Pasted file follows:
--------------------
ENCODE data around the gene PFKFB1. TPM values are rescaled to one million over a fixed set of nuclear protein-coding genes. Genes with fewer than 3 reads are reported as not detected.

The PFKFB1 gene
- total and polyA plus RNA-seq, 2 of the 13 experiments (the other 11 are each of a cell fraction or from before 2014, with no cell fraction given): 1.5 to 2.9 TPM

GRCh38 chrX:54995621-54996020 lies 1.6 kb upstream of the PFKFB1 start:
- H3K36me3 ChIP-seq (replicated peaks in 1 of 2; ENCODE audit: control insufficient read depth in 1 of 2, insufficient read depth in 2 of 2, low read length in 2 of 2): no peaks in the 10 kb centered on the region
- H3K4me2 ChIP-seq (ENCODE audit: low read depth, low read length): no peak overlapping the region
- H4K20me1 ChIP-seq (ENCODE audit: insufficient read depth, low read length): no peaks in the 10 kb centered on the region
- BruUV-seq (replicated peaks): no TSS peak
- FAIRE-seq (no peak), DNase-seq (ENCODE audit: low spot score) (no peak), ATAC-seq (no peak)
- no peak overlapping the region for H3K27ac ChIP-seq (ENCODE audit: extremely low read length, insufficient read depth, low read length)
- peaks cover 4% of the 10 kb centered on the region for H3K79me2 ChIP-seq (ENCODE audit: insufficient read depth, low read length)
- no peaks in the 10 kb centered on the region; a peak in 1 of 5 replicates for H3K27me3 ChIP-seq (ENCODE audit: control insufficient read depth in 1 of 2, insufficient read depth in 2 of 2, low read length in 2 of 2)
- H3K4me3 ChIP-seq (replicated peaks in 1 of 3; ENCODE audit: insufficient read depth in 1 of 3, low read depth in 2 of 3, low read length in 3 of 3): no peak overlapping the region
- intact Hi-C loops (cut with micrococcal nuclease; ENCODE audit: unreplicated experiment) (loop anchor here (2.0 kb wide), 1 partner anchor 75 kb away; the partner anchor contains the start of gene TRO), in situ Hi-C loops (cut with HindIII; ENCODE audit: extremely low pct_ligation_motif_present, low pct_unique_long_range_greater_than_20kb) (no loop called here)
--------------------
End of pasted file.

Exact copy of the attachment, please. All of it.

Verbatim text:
ENCODE data around the gene PFKFB1. TPM values are rescaled to one million over a fixed set of nuclear protein-coding genes. Genes with fewer than 3 reads are reported as not detected.

The PFKFB1 gene
- total and polyA plus RNA-seq, 2 of the 13 experiments (the other 11 are each of a cell fraction or from before 2014, with no cell fraction given): 1.5 to 2.9 TPM

GRCh38 chrX:54995621-54996020 lies 1.6 kb upstream of the PFKFB1 start:
- H3K36me3 ChIP-seq (replicated peaks in 1 of 2; ENCODE audit: control insufficient read depth in 1 of 2, insufficient read depth in 2 of 2, low read length in 2 of 2): no peaks in the 10 kb centered on the region
- H3K4me2 ChIP-seq (ENCODE audit: low read depth, low read length): no peak overlapping the region
- H4K20me1 ChIP-seq (ENCODE audit: insufficient read depth, low read length): no peaks in the 10 kb centered on the region
- BruUV-seq (replicated peaks): no TSS peak
- FAIRE-seq (no peak), DNase-seq (ENCODE audit: low spot score) (no peak), ATAC-seq (no peak)
- no peak overlapping the region for H3K27ac ChIP-seq (ENCODE audit: extremely low read length, insufficient read depth, low read length)
- peaks cover 4% of the 10 kb centered on the region for H3K79me2 ChIP-seq (ENCODE audit: insufficient read depth, low read length)
- no peaks in the 10 kb centered on the region; a peak in 1 of 5 replicates for H3K27me3 ChIP-seq (ENCODE audit: control insufficient read depth in 1 of 2, insufficient read depth in 2 of 2, low read length in 2 of 2)
- H3K4me3 ChIP-seq (replicated peaks in 1 of 3; ENCODE audit: insufficient read depth in 1 of 3, low read depth in 2 of 3, low read length in 3 of 3): no peak overlapping the region
- intact Hi-C loops (cut with micrococcal nuclease; ENCODE audit: unreplicated experiment) (loop anchor here (2.0 kb wide), 1 partner anchor 75 kb away; the partner anchor contains the start of gene TRO), in situ Hi-C loops (cut with HindIII; ENCODE audit: extremely low pct_ligation_motif_present, low pct_unique_long_range_greater_than_20kb) (no loop called here)